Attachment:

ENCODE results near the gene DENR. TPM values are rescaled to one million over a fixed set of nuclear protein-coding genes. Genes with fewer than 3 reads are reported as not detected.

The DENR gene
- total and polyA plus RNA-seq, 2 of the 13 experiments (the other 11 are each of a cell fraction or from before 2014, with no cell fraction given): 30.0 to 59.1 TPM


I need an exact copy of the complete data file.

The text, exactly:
ENCODE results near the gene DENR. TPM values are rescaled to one million over a fixed set of nuclear protein-coding genes. Genes with fewer than 3 reads are reported as not detected.

The DENR gene
- total and polyA plus RNA-seq, 2 of the 13 experiments (the other 11 are each of a cell fraction or from before 2014, with no cell fraction given): 30.0 to 59.1 TPM